Blackstone Ink from Just Write in Australia recently released a set of Scents of Australia inks. These inks compliment the older Colours Of Australia lineup. Two of the inks from each set are blue (or are at least called blue) and I wanted to see how they compared to each other. Barrier Reef Blue is one of my favourite sheening inks and Sydney Harbour does pretty well for it self as well.Read More
The Serendipity Hybrid Pen is a collaborative pen between James Finniss of Pensive Pens and Robert Oster. The Serendipity is a hybrid between a dip pen and a fountain pen where it functions without a filling mechanism and only operates with whatever ink is in it from dipping the pen. Because, however, it has a standard #6 nib and feed it will hold a lot more ink than a dip nib, even one with a reservoir. Lake of Fire is a new ink in the same colour family as Fire & Ice from Robert Oster's new line of InkArt inks. It came bundled with the Serendipity pen for the first 50 purchasers (but won't be released until later in 2017 on its own).Read More
Back in 2015 Brian Goulet made a video and accompanying article about sheening inks. I love sheen, in fact it's a major deciding point on whether I grab an ink or not, so this should be something right up my alley, but it wasn't. The article conflated markedly differing ink characteristics, and made quite curious decisions of which inks were chosen to exemplify the topic. He also left a number of very sheening inks off the list that Goulet Pens carry - ignoring the many sheening inks that they don't carry - such as Diamine Bilberry).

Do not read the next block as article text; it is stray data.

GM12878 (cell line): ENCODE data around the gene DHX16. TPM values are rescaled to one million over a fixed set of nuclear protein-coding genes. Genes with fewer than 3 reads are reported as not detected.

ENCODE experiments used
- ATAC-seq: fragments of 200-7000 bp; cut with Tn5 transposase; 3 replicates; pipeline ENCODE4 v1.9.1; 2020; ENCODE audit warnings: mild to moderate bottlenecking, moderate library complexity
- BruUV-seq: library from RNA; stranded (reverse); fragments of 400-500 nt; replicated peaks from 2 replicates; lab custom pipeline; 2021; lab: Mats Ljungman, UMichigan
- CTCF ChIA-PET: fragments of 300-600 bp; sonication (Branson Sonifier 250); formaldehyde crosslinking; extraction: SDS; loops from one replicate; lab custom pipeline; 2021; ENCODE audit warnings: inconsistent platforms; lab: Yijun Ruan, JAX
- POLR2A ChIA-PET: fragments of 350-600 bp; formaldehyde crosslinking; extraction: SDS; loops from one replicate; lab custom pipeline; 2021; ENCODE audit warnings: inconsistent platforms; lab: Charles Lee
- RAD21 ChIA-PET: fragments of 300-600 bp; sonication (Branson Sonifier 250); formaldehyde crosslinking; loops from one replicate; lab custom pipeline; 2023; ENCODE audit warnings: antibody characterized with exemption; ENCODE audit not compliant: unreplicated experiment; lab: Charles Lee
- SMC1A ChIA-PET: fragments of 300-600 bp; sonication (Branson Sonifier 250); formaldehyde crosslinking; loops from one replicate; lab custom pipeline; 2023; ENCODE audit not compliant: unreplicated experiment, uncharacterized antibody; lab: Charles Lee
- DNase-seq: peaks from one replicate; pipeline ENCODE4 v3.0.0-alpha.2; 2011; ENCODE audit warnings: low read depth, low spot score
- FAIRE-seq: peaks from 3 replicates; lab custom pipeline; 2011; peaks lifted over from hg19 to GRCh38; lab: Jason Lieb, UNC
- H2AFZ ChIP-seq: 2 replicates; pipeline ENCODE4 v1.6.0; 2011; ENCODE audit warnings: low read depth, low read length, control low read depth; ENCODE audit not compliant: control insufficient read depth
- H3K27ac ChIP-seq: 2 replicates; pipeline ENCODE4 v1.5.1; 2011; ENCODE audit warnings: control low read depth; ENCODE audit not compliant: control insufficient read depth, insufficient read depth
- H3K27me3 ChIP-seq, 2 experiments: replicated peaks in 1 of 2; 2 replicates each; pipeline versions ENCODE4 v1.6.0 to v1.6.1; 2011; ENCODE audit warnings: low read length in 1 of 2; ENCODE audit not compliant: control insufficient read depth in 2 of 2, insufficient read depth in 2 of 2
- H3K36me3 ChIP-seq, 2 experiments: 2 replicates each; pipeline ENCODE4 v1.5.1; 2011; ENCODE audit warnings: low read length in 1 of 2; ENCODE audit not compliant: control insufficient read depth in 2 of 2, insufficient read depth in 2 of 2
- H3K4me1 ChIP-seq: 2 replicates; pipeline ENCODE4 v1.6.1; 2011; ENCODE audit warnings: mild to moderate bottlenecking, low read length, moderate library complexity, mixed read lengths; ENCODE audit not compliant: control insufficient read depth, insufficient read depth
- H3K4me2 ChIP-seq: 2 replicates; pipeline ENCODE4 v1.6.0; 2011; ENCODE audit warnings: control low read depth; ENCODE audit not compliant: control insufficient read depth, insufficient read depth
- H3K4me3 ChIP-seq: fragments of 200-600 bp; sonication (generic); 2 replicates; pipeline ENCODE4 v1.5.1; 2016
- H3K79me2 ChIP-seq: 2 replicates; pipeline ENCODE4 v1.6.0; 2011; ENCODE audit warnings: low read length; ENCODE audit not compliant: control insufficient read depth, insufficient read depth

The main issue with the article (I'll just talk about the article) is that in it Brian conflated sheen resulting from the ink and shimmer/glitter resulting from particles or pigments in the ink. Now I concede that there isn't a well established term for these 'shimmering' inks. There is and was, however, an established term for the shine resulting from the ink itself: sheen!
(Moving forward I will call them sheen and shimmer)Read More